And, then, eventually, I feel His calmness come over me. My tears are spent, but I feel a sense of peace because I have released everything. I have released the anger, sadness and fear and, instead, look to fill that space with joy.

Yesterday, I went to our back closet and got our wedding album down. The year before she was diagnosed with cancer, my mom had helped me plan my wedding and was overjoyed when the day finally arrived. It was beautiful and her smile was infectious.

I miss her. That will never change. But, I’m so grateful for the joy and beauty I find in her memory.

Cheers, Mom! I might not be drinking the real thing anymore, but I still celebrate you every day.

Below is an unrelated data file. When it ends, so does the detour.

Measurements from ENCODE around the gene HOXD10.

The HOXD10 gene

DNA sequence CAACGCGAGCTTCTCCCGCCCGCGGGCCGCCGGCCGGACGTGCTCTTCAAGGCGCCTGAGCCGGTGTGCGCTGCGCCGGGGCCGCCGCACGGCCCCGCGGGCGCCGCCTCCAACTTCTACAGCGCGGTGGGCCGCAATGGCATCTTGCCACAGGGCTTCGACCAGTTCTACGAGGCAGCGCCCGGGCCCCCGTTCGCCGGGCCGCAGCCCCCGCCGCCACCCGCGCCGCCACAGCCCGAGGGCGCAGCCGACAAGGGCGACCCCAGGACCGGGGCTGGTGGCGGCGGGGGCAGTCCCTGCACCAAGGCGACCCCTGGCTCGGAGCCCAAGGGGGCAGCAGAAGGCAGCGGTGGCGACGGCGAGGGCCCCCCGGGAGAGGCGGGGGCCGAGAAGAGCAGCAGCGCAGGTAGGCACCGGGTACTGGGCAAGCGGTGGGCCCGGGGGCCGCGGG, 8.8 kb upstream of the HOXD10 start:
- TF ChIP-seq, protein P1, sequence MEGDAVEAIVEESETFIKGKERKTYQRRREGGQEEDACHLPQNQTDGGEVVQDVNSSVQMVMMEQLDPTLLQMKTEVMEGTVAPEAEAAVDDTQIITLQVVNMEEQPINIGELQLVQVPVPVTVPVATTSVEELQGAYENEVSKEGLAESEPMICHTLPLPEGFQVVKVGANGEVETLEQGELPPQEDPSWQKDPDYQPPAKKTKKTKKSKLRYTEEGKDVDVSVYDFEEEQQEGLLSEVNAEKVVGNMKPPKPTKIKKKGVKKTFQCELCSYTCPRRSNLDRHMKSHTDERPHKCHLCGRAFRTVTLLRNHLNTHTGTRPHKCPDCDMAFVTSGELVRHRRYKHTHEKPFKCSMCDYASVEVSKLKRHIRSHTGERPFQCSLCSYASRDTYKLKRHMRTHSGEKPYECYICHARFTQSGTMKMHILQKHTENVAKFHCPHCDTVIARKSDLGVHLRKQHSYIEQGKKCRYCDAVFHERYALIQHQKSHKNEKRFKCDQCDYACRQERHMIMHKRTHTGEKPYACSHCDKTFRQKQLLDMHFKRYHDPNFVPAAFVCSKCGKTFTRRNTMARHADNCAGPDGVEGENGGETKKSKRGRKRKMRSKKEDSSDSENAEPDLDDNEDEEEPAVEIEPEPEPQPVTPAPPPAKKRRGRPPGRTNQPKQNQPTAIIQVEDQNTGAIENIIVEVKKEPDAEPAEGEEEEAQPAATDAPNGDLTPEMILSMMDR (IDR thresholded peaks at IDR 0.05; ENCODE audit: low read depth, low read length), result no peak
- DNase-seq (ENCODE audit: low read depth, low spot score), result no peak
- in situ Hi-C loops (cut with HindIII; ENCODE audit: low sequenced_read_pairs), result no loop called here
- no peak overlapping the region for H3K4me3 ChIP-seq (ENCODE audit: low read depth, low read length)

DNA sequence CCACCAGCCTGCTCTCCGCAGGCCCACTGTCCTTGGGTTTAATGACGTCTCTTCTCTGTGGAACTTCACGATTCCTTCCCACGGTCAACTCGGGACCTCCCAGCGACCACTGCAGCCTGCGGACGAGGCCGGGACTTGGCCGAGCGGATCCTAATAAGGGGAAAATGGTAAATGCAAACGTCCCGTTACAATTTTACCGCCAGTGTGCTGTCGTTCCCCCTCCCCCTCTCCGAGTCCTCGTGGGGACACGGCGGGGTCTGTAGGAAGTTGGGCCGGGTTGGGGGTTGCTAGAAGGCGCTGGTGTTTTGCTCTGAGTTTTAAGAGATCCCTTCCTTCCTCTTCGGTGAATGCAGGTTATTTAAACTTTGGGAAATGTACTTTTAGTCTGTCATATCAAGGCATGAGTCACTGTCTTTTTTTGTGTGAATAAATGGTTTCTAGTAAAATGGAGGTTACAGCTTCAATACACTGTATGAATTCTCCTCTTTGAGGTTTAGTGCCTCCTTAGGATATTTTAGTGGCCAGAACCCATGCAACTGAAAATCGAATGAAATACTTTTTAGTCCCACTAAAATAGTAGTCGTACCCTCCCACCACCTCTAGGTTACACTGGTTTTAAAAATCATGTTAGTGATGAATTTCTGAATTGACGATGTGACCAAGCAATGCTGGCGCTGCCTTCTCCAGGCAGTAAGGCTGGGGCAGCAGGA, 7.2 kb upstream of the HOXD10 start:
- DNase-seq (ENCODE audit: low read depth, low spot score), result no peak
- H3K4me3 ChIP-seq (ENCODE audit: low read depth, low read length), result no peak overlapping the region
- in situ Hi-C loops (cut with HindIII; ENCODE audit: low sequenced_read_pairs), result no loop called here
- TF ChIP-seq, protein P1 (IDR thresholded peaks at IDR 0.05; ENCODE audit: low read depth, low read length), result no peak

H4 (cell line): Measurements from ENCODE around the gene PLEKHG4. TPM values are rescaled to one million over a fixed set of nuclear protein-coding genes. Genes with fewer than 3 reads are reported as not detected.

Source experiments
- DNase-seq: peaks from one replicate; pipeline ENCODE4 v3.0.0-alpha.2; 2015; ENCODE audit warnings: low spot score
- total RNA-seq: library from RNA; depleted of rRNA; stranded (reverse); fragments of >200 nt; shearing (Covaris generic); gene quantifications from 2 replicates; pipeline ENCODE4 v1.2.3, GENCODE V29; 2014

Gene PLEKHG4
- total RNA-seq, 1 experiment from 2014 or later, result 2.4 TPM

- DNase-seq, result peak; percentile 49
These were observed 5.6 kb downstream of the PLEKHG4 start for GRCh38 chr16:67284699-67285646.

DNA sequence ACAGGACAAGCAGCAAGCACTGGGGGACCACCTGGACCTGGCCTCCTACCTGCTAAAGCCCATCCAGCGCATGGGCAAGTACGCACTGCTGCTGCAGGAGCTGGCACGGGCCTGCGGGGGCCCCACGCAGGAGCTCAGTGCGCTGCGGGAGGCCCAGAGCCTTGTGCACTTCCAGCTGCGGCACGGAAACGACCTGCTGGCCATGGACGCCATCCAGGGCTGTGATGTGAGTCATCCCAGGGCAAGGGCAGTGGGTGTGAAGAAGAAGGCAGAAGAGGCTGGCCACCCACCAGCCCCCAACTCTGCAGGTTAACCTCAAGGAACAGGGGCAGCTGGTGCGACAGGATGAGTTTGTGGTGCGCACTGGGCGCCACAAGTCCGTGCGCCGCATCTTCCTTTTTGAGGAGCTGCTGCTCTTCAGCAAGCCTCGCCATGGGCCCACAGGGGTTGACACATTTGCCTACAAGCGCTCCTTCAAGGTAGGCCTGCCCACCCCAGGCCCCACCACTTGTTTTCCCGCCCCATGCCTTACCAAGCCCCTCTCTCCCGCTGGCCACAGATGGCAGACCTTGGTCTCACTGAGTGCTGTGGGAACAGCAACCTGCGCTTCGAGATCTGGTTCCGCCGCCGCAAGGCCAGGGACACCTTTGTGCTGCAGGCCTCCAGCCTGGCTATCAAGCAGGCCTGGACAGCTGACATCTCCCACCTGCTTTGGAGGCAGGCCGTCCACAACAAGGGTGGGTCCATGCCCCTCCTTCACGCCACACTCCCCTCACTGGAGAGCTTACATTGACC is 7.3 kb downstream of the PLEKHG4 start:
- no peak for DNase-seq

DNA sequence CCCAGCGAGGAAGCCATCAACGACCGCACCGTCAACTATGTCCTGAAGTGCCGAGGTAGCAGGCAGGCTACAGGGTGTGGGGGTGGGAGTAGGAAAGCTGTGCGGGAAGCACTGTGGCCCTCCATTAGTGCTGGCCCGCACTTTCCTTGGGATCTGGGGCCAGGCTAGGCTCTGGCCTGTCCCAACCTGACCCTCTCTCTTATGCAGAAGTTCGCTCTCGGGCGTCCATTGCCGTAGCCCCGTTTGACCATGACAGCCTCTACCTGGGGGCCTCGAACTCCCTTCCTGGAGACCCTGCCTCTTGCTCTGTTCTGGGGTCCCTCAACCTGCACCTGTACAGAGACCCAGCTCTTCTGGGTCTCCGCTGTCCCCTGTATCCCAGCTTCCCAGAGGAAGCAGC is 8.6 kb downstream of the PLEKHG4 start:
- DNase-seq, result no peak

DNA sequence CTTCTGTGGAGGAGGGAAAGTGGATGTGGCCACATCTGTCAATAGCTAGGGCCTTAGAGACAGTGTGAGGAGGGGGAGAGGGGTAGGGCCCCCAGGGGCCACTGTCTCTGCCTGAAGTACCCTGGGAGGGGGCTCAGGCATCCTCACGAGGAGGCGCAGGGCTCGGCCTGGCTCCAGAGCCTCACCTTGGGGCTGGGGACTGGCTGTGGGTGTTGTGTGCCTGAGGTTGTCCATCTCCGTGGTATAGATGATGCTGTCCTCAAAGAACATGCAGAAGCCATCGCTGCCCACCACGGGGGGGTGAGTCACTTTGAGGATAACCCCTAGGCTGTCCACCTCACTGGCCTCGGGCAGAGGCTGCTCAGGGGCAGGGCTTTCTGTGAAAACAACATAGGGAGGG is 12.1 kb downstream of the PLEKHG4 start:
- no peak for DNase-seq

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Preparing Myself

Temptation

As I embark on this weekend, I’m preparing myself for two big events: 1) my first wedding sober and 2) our annual Easter celebration that I wrote about in my last post here.

This will be my second Easter sober, however, I’m still reminded of previous years where I used Easter (and all other holidays) as an excuse to drink as much as I could in a short amount of time. For some reason, I thought I needed it to cope, to have fun, to “survive.” It turns out, being sober made last year’s Easter celebration a lot more enjoyable – imagine that!

As for weddings, well, weddings and I have a long history – mostly a history of not remembering much. If there was ever an event that called (or more like begged) for drinking it was weddings. I mean heck, I got drunk for the first time when I was fourteen at my mom and stepdad’s wedding! I clearly remember the thrill and excitement of it, yet at the same time I remember my eighty-two year old grandmother helping me up the stairs and undressing me for bed. But, despite the shame and embarrassment the next morning, I loved it and I wanted more.